Personalize Your Job

Career opportunities in corporate IT are under siege. What with threats from offshore outsourcers, infrastructure service providers, marketing departments. ... Marketing? You bet. The same men and women who eschew pocket protectors and think client/server is where they itemize a tip to a waiter on an expense account after a customer lunch. Yep, they're after your job, especially if you've built your career on deploying CRM or personalization applications.

It's not that marketing folks are vicious, career-obsessed, money-hungry evildoers (well, OK, some of them are); it's just that an IT team's contribution to the value of how a company reaches customers and then maintains those relationships is diminishing. Technology isn't the problem, so you're not the solution.

Last month, I was chatting with Del Rose, director of global e-commerce at InterContinental Hotels Group, at the company's U.S. headquarters in Atlanta. He was telling me about the personalization technology underpinning Priority Club, the online service for frequent guests of IHG's 3,500 hotels worldwide. He explained that the overall system is complex. It uses a personalization engine from Art Technology Group (ATG) in Cambridge, Mass., and links it to 11 back-end systems to serve customers in six languages.

So, when IHG recently rolled out a service that permits a business traveler's assistant to access a Priority Club member's account to change travel plans, a whole new role had to be created, one with unique authentication rights and privileges. In effect, IHG had to create a personalized profile for a user who never traveled. What's more, the new account had to be flexible enough to suit the preferences of individual customers for how they want their assistants to access and use their private accounts, not for how IHG defines those rights.

Sounds like a daunting, time-consuming IT project, but that didn't turn out to be the case.

"What's most costly and time-consuming is thinking through the problem," Rose observes.

IHG's marketers figured out everything they wanted to do and then went to IT with the idea. They understood the complexity of the systems, but that didn't slow them down for a minute.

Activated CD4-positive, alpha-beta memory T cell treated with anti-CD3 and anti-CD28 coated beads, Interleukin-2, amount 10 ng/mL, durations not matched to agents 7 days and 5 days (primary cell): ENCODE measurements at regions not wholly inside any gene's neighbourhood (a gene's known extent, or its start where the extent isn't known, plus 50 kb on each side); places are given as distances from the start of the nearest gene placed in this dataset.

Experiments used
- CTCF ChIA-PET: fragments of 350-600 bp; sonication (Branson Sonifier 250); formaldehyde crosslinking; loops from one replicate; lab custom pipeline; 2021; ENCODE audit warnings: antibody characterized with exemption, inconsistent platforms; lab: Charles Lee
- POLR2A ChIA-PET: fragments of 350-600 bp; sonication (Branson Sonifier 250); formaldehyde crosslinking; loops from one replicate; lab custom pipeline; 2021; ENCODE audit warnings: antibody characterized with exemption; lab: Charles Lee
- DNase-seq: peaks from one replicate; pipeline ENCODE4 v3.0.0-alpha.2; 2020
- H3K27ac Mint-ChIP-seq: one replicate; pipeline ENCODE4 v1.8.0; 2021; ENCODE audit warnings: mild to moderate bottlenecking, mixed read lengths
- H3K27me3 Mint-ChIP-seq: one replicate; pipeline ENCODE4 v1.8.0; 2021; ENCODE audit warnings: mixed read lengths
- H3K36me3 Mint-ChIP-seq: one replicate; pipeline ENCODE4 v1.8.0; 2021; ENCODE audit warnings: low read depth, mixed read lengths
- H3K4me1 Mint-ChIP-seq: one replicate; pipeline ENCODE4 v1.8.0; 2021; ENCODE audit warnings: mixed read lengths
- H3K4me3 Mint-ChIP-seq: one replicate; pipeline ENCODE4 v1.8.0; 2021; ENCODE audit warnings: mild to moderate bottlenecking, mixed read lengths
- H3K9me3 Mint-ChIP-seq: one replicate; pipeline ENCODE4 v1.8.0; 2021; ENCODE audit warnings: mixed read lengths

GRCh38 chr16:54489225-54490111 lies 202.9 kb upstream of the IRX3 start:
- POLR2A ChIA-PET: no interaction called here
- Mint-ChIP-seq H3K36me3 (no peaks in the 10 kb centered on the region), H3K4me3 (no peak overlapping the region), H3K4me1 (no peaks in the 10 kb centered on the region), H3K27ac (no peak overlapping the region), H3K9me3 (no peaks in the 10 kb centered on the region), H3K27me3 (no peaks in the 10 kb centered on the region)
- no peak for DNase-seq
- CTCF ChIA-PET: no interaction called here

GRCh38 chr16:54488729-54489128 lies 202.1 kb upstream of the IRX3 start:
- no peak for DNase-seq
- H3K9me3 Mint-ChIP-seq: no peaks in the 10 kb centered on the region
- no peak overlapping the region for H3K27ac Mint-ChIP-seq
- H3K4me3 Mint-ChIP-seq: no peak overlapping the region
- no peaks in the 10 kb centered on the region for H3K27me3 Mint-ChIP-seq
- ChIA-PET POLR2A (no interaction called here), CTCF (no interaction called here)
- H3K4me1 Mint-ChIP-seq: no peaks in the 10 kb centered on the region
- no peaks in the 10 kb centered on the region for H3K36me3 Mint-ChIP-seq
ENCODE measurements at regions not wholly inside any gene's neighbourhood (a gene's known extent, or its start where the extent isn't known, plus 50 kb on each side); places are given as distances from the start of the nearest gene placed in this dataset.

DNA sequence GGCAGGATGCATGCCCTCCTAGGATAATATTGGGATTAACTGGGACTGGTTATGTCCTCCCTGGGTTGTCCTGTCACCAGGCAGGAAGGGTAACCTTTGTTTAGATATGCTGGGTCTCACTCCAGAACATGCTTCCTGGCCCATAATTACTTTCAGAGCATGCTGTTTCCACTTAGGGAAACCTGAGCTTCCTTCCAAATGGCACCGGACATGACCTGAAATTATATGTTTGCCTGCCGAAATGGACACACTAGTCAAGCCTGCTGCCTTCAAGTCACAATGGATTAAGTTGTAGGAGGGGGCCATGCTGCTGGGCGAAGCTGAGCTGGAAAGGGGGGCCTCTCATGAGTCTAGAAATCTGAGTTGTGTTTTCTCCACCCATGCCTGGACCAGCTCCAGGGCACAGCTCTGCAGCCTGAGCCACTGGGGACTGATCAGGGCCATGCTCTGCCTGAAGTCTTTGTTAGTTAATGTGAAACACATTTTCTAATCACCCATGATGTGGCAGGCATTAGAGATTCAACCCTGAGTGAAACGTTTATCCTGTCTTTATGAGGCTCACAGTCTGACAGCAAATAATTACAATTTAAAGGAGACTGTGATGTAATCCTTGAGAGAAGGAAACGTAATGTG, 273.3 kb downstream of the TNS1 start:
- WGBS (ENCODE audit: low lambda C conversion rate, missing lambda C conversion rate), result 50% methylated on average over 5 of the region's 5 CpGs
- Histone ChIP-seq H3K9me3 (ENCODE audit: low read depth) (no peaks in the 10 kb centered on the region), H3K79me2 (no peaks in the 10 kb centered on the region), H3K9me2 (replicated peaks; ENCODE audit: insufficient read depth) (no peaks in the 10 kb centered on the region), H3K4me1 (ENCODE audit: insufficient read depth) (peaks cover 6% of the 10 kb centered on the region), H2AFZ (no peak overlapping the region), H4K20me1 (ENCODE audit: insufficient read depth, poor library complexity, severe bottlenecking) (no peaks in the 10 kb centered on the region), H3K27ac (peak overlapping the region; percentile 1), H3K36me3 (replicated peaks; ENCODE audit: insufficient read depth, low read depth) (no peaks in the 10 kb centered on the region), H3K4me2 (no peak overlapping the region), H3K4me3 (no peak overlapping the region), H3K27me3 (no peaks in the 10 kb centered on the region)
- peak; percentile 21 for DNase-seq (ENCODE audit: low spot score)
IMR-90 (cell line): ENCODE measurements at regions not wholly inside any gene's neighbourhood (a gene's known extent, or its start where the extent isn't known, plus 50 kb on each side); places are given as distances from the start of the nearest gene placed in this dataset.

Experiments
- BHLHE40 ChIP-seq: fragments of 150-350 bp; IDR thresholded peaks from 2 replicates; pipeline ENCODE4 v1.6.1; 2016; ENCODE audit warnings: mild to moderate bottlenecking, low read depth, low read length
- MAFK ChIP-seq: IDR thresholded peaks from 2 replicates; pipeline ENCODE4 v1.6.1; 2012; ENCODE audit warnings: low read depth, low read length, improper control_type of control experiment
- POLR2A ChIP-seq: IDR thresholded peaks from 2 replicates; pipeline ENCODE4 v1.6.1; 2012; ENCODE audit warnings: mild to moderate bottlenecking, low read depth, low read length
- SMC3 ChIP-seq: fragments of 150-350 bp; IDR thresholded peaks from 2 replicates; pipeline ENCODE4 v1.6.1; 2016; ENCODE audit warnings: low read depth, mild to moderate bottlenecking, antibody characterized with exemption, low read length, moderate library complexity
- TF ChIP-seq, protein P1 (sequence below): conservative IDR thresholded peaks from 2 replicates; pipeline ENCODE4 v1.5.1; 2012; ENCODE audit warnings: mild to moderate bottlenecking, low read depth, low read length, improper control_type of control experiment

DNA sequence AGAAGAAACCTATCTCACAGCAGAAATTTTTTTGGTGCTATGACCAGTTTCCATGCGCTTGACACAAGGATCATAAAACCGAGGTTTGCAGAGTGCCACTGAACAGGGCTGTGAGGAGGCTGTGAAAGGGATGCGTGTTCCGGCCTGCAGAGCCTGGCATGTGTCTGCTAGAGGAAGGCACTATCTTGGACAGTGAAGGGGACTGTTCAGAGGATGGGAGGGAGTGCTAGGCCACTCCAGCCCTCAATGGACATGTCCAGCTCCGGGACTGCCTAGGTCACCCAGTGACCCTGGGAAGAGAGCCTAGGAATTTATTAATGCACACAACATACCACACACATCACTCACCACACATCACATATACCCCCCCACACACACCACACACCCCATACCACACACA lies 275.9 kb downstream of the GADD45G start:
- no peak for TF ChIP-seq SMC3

"The good news," says Rose, "is that technology is rarely the limiting factor."

Good news for whom? Not you. Not if you're hung up on the details of establishing solid connections between an Oracle database, a Siebel system and ATG's personalization engine. That's been done hundreds, even thousands of times.

Certainly, it will need to be done again and again. But how important is that to your company? Scott Todaro, director of commerce and retail product marketing at ATG, argues that "IT will always be involved in a personalization project because of the back-end systems and will have some control mapping it out, but [the project] will be led by marketing or customer service."

You will no longer tell others what can be done; you will be told what will be done.

"Technology is not the hard part," says Rose. "The hard part is thinking through the requirements process."

In other words, if you're not involved in the requirements process, you may be relegated to becoming a simple order-taker. And that's not much of a career.

Luckily, that's not inevitable. Getting involved in requirements planning is simply a matter of volunteering. Yes, it means more meetings, but it's also a way to see how marketing thinks and to help shape your company's thought process.

Or you can help refine the requirements process. For example, IHG conducts extensive usability studies before implementing significant changes to customer-facing services on Priority Club. The company tests proposed updates to personalization features. IHG's IT team gets involved to ensure that customers have the best experience possible.

That's because this is where IT's hands-on technology skills can shine. You know what a system is capable of and how it can be leveraged to be more intuitive for users so the company can achieve its goals.

Let's face it, when the marketing department can call and order instant CRM for hundreds, even thousands of users, the days of IT being the center of the automation universe are numbered. But the need for revenue-generating application requirements never ends. For that, you can be as effective as anyone in a suit. And maybe make one or two marketers nervous about their jobs.

Mark Hall is a Computerworld editor at large. Contact him at

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